Get Used To It is a documentary that looks at womxn’s rights and equality in post-apartheid South Africa through the eyes of womxn skaters. In it viewers are taken on a journey from street-skating through the former Women’s Gaol at Constitution Hill, to interviewing community activists and pro-bono lawyers, all with the goal of discussing and improving the lives of womxn in South Africa, and beyond.
BLAM studio, who directed and produced the doccie, follow Dutch pro-skater Louisa Menke as she skates with South African womxn who she describes as “extraordinary individuals, united in their opposition to inequality.” As she does this, she also explores the country’s history of inequality and disenfranchisement, as well as the realities that persist today.
The doccie gives us a glimpse into a range of lived experiences: from older womxn who lived during apartheid, to born-frees who are dealing with a new South Africa in which not much has changed. It weaves through the inner-city landscape, giving us a glimpse into the everyday views of these womxn, and even features a cameo from pro-skater Tony Hawk.
NGO and online publication, Skateistan, are also featured. It aims to educate and empower young people by giving them opportunities to build their own skateboarding community in primarily underprivileged areas.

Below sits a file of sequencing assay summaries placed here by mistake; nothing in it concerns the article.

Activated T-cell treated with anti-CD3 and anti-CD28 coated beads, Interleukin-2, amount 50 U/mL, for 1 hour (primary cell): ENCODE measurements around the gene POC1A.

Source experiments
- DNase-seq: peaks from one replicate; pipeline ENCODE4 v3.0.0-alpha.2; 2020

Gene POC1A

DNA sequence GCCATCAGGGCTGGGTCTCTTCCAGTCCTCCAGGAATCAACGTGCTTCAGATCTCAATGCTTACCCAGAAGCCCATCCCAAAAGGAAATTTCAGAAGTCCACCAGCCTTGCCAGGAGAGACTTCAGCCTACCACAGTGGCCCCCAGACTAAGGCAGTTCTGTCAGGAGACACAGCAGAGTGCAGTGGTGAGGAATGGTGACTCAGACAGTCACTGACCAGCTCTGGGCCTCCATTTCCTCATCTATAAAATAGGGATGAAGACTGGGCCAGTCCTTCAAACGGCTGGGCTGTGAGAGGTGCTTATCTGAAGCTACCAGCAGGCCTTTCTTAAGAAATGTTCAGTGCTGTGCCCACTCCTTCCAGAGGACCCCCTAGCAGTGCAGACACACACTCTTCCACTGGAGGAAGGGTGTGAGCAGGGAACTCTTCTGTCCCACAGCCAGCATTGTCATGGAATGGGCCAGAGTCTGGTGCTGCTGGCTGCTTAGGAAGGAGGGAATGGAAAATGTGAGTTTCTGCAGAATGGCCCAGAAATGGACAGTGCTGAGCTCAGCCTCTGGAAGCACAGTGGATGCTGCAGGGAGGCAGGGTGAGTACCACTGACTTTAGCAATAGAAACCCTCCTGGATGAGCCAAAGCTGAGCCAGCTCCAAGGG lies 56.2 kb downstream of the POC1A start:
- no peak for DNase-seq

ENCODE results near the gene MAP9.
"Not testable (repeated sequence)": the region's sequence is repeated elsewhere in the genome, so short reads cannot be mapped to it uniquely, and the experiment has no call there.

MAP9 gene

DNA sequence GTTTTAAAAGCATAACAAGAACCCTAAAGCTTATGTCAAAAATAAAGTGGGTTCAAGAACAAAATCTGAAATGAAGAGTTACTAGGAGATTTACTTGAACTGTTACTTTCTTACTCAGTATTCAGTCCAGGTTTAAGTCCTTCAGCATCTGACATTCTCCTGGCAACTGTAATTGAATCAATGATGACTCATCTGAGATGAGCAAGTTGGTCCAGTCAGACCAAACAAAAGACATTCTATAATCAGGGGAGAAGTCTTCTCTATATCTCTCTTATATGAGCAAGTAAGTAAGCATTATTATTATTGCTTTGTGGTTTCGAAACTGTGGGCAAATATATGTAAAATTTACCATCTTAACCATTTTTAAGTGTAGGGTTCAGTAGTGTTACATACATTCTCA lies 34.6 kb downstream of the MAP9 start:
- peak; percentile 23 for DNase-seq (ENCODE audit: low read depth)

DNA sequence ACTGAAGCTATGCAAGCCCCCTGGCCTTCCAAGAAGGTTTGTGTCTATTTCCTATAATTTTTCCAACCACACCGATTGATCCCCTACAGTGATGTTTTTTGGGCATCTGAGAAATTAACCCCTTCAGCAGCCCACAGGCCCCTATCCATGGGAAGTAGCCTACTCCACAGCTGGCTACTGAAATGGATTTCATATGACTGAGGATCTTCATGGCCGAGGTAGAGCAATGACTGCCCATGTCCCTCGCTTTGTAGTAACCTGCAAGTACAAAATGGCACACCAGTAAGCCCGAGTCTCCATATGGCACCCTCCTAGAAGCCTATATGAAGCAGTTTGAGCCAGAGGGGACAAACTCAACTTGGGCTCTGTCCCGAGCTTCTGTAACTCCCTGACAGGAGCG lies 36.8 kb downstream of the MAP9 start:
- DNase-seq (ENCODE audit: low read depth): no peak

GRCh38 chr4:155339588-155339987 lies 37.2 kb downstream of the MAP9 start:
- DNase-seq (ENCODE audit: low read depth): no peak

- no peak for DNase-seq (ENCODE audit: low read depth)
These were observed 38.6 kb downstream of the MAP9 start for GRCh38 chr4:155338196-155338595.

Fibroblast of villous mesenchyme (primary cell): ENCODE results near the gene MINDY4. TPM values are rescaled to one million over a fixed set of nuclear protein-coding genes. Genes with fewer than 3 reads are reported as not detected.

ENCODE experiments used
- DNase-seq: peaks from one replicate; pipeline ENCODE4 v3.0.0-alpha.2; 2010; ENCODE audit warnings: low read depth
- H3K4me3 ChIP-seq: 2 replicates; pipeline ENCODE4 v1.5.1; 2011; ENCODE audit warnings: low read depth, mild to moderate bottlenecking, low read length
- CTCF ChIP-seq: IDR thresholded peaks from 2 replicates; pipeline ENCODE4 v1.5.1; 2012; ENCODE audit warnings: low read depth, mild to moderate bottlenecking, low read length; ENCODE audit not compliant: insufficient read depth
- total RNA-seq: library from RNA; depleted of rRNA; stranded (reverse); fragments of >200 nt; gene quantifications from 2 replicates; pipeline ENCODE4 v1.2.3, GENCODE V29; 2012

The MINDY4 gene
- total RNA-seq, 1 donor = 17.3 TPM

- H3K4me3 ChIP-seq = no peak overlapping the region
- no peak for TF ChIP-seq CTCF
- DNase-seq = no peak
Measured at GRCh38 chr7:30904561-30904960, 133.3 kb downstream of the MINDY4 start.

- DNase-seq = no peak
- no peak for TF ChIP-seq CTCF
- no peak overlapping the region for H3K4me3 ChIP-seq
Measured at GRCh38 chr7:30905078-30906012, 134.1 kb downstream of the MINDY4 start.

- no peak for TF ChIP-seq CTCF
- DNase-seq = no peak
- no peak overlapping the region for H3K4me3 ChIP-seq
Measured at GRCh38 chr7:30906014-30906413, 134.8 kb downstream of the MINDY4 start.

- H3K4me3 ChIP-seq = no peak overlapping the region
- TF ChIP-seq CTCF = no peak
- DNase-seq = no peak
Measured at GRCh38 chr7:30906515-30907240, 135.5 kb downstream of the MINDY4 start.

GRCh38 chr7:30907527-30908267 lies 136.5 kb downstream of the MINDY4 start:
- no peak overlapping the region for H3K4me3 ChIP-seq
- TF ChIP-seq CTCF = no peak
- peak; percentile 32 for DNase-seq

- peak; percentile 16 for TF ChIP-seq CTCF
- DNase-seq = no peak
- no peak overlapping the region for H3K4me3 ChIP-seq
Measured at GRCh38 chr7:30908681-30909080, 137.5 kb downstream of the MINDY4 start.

Skating is still a largely male-dominated industry, but there is a move towards making skating more inclusive. The Skateistan programme has a strong focus on making space for womxn.
“Forty percent of the students enrolled in the programmes are girls. The afterschool programme runs six days a week but dedicates Tuesdays and Saturdays as ‘girls-only’ with the hope of building the girls’ confidence in both the skate park and classroom,” says Canada International of the programme in that country.
These considerations are more than necessary in SA – a country where one in five women experience physical violence. “The reality is that women of the past can serve as such incredible examples for what young women today could be doing in order to take control and forward their own rights,” says Catherine Kennedy of the South African History Archives.
Check out the trailer and find out more about the film.